With our city’s population marching higher month after month, some of those growing pains are felt on our city streets in the form of traffic congestion, crowded Muni buses, and overflowing sidewalks with pedestrians. I firmly believe a responsive and accountable city government should and can impliment needed improvements to address problems. But the responses to the growing pains must take into account the reasonable concerns of the residents and neighborhoods affected.
For more than a year now, the San Francisco Municipal Transit Agency (SFMTA) has been working on designing improvements to the 30 Stockton line, which is one of the busiest routes and serves approximately 28,000 customers daily. As part of the SFMTA’s “Muni Forward” initiative, the SFMTA is proposing changes to the route that seek to speed Muni times, add pedestrian safety improvements, increase transit capacity and frequency, and to enhance the overall customer experience on the route.
Their original proposal, the 30 Stockton Transit Priority Project, was introduced to the community and my office in April 2015. Unfortunately, at the outset it was designed without the input of my office, the community, or the merchants along Chestnut Street. Though well intentioned, the initial proposal involved changes that would have remarkably changed the character of Chestnut Street. It included prohibiting parking on the south side of Chestnut in the mornings, traffic signals at eight intersections between Divisadero and Gough Streets, bus bulbs at a number of intersections, and the removal of more than 40 parking spaces throughout the corridor.
Our office worked with the Marina Community Association, community members, and merchants to understand their concerns, and we worked with the SFMTA to try to find a balance between their concerns and the objectives of the proposal to improve service on the 30 and to enhance pedestrian safety in the corridor. After several meetings with my office, the SFMTA agreed to eliminate their idea for a transit-only lane along Chestnut Street in the mornings, and to eliminate their proposals to install traffic signals west of Fillmore through Divisadero. They also reduced the number of bus bulbs and turn pockets, which meant the project would no longer involve the elimination of any parking spaces.
One of the proposals that remained in the project included the traffic signals at the intersections of Laguna, Gough, and Octavia Streets. The SFMTA also plans to introduce the 60-foot articulated buses on the 30X in the spring to help reduce crowding. The plans to introduce the traffic signals at Laguna, Gough, and Octavia Streets have come under great scrutiny by residents. The SFMTA advocates that traffic signals at these intersections will help improve transit reliability, but it admits that the gain in time may only be between 7 and 10 seconds.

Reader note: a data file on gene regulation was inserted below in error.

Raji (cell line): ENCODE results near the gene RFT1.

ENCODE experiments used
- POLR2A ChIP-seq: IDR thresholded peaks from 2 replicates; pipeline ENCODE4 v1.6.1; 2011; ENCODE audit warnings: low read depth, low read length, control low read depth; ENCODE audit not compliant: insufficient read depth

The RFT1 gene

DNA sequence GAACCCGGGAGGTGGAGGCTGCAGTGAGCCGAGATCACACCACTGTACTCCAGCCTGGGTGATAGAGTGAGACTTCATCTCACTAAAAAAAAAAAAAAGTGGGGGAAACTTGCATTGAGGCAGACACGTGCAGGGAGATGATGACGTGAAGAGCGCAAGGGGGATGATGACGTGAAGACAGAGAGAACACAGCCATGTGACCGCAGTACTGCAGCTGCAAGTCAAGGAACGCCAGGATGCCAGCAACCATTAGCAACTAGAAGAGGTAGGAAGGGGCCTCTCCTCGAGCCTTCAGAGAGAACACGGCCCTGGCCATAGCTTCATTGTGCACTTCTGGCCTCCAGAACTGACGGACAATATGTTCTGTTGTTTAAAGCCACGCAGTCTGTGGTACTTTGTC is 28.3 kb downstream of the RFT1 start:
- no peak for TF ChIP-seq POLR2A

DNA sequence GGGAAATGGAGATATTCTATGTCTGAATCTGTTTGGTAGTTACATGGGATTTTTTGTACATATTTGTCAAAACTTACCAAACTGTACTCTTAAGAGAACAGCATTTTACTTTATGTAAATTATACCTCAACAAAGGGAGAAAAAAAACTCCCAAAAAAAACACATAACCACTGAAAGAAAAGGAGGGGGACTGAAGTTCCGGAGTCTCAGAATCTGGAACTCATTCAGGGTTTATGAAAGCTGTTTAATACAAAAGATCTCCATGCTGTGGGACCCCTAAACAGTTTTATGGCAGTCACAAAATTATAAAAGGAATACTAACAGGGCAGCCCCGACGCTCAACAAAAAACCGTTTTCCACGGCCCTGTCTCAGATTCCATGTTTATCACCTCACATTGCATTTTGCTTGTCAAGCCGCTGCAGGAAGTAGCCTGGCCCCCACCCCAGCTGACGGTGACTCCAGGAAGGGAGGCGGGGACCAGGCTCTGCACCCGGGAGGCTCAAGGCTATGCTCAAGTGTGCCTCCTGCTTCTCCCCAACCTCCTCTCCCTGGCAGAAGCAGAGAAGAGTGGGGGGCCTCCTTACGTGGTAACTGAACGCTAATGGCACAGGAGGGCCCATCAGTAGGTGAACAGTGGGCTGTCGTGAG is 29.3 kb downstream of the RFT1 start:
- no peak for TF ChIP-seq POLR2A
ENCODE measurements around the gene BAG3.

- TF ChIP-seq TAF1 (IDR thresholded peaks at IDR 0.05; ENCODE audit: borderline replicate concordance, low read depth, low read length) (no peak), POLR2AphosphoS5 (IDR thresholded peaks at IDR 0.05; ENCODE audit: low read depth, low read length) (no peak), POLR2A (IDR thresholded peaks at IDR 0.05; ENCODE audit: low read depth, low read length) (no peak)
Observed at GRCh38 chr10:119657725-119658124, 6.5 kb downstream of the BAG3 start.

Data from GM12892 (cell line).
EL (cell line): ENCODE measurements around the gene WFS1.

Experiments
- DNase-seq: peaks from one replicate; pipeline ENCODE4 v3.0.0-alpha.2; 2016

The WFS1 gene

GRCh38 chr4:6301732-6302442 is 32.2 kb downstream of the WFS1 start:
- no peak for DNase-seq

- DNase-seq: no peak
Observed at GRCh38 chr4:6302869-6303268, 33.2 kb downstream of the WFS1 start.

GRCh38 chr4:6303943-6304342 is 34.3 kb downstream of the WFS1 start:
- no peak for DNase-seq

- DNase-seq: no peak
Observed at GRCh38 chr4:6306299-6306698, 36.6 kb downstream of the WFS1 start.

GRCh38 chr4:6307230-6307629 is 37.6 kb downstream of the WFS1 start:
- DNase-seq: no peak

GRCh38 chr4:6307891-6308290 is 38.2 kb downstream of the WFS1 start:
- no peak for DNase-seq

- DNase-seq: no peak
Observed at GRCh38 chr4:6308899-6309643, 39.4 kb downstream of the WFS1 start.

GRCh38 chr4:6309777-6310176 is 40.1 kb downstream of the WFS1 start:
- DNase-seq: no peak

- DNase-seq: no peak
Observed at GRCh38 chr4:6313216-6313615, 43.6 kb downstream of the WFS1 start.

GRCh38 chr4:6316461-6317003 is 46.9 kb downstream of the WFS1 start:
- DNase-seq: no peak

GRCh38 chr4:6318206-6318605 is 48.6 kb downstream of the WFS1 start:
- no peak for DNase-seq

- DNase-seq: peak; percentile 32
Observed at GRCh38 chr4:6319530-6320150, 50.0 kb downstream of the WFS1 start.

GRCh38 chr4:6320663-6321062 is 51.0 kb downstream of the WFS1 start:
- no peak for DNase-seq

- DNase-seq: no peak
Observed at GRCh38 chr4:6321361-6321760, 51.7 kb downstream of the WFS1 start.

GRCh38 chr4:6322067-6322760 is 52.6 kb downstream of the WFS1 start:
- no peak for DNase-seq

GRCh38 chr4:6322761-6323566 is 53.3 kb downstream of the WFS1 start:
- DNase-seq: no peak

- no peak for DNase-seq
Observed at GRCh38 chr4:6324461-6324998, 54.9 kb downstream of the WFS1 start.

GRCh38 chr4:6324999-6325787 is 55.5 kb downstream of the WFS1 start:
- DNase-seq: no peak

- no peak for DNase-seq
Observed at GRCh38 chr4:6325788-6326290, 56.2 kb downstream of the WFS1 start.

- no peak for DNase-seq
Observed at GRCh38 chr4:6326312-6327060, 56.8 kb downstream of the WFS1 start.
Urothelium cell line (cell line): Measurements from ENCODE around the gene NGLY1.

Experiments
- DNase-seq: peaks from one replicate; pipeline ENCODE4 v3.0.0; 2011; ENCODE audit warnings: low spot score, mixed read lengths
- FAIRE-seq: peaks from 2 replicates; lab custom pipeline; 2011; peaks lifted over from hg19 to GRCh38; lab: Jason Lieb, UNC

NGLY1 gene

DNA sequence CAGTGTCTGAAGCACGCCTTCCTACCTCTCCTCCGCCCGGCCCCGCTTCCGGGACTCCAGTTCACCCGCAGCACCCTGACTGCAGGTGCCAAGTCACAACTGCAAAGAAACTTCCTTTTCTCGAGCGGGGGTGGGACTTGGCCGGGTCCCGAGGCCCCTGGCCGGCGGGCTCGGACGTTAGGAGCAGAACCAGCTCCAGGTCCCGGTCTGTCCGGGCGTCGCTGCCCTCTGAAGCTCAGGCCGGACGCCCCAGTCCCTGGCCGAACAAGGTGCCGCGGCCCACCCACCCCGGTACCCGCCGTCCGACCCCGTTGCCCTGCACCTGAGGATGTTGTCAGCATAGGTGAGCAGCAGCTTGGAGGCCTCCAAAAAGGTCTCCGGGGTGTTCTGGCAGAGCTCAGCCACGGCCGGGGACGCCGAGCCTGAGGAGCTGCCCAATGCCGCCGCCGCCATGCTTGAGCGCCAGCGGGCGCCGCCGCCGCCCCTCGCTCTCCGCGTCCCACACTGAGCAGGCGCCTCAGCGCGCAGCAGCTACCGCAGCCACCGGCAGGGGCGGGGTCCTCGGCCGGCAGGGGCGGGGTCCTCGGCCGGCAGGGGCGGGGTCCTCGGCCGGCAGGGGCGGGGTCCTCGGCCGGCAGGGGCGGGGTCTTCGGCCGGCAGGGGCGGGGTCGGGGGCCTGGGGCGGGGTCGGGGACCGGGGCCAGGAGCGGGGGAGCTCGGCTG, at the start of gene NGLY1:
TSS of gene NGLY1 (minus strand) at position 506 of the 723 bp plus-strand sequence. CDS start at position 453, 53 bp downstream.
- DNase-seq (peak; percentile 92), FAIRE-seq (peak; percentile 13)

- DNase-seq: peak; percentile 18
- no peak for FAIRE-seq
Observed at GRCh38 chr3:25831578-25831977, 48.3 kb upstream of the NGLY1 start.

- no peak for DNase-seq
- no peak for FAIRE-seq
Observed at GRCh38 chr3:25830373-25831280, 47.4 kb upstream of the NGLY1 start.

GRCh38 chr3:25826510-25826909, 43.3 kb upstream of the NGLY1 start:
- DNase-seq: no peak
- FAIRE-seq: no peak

I asked the SFMTA to take another look at their proposal to install traffic signals at these intersections and to further engage with the residents in the area. The proposal was scheduled to be heard at the SFMTA board of directors meeting on Jan. 19, but I asked Ed Reiskin, the director of the SFMTA, to postpone the matter to allow those discussions to take place. They have not yet scheduled another hearing date and will work with the community before setting another date.
Personally, I am very supportive of the goals to reduce transit travel time and to improve transit reliability on the corridor. I am also mindful and supportive of the need to improve pedestrian safety and over the past few years have successfully advocated for pedestrian improvements to many corridors around District 2, including Bay, Chestnut, and Lombard Streets. However, as someone who grew up in the Marina, eating at our local restaurants, working at our neighborhood stores, and riding the 30 Stockton, I believe a balance must be struck between these improvements and maintaining the charm and character of our neighborhood that we all love.
Unfortunately, the Board of Supervisors does not have any control over these decisions — due to a ballot measure years ago, all decisions around Muni and the SFMTA are made by the MTA board of directors, not the mayor or Board of Supervisors. I will continue to work with neighbors and residents on these proposals and advocate on your behalf, but if you have a strong opinion I would also urge you to contact the SFMTA directly with your thoughts on the Chestnut Street proposed improvements. The planner to contact is Sean Kennedy at email@example.com.
As San Francisco continues to grow, we must continue to make appropriate changes to support that growth, whether it means repaving our city streets, updating our sewer system, making public transit service upgrades, or building new housing. However, those changes must incorporate not only the benefits to residents across our city, but also reflect the voices and input of our local neighborhoods that are impacted by these changes. The soul of San Francisco has always rested in our unique neighborhoods, and we cannot lose sight of their character as our city population continues to grow.